JERUSALEM -- A new course is being plotted for a lengthy natural gas line here after archaeologists unearthed a 2,300-year old village.
The remnants of the rural settlement were found near "Burma Road," which leads to the city, and are believed to have been lived in during the Second Temple period, said Israel Antiquities Authority excavation director Irina Zilberbod. Thedig revealed about 8,000 square feet (750 square meters) of a settlement with stone houses and a series of narrow alleyways that were occupied for an estimated two centuries from 530 BCE and 70 CE.
Each stone building housed a single family and consisted of several rooms and an open courtyard, Zilberbod said.
"The rooms generally served as residential storage rooms, while domestic tasks were carried out in the courtyard," she said.
The site is located about 900 feet (280 meters) above sea level with sweeping views of the surrounding countryside. The land was most likely used in similar ways as it is today — to cultivate orchards and vineyards, the main economic mainstay of the region's early settlers.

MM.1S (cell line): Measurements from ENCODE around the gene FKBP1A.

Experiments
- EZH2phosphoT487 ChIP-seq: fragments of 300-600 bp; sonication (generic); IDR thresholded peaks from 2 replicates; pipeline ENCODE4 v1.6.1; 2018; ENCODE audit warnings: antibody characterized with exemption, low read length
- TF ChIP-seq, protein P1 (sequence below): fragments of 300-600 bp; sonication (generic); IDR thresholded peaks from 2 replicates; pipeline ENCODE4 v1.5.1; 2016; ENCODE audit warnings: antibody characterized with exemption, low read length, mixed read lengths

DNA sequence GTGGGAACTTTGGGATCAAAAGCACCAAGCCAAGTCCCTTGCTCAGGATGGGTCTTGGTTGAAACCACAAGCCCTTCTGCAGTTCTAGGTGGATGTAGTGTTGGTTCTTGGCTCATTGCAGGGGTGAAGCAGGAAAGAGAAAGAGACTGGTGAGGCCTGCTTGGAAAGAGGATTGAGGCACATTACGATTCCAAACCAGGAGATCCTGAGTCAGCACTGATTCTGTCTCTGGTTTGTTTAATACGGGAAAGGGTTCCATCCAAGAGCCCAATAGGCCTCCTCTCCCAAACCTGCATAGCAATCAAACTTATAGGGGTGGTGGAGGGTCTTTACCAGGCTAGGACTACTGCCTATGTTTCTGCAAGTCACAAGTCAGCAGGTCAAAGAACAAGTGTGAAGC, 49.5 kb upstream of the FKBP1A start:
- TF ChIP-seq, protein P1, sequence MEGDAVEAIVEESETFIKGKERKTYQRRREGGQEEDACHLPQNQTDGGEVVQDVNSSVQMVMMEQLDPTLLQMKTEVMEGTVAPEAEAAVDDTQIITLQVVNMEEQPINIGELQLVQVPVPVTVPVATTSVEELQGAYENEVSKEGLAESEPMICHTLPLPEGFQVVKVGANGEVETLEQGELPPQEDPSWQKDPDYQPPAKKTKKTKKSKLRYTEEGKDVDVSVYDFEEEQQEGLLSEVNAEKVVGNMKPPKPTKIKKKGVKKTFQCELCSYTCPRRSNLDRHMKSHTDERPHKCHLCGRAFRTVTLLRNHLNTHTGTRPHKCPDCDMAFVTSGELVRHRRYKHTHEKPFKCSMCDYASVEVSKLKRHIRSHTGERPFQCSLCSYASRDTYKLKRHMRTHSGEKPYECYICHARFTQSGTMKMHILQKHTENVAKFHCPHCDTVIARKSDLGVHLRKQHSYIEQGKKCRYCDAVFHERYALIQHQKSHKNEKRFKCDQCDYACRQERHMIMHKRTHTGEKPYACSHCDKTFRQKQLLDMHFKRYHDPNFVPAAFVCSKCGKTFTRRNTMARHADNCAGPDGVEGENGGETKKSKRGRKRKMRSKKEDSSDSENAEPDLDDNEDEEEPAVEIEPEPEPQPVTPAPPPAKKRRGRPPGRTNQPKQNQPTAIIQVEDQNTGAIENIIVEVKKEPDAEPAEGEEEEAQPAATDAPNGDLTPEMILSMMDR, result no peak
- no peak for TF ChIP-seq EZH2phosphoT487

Under Israeli law, pre-construction excavation must be carried out to ensure that priceless antiquities are preserved.
The excavations were done ahead of the construction of a 15.5 mile- (25 kilometer) long natural gas pipeline, which will run from the coast to the outskirts of Jerusalem. It will now travel alongside the archaeological site to protect it.
Archaeologists believe the village reached its height of development in the Hellenistic period, during the third century BCE, when Judea was ruled by the Seleucid monarchy following Alexander the Great. The settlement was then abandoned at the end of the Hasmonean dynasty.
Jerusalem archaeologist Yuval Baruch said it was unclear why the village was abandoned, but believed it could have been related to economic problems.
"The phenomenon of villages and farms being abandoned at the end of the Hasmonean dynasty, or the beginning of Herod the Great's succeeding rule is one that we are familiar with from many rural sites in Judea, and it may be related to Herod's massive building projects in Jerusalem, particularly the construction of the Temple Mount and the mass migration of villagers to the capital to work on these projects," he said.
The unearthing of the village also turned up domestic basalt and limestone grinding and milling tools, pottery cooking pots, jars for storing liquids, pottery oil lamps and more than 60 coins including ones from the reigns of the Seleucid King Antiochus III and the Hasmonean King Alexander Janneaus.
The Second Temple, sacred to Jewish people, was located on the site of the current day Temple Mount in the Old City of Jerusalem where the Al Aqsa mosque and the Dome of the Rock now stand.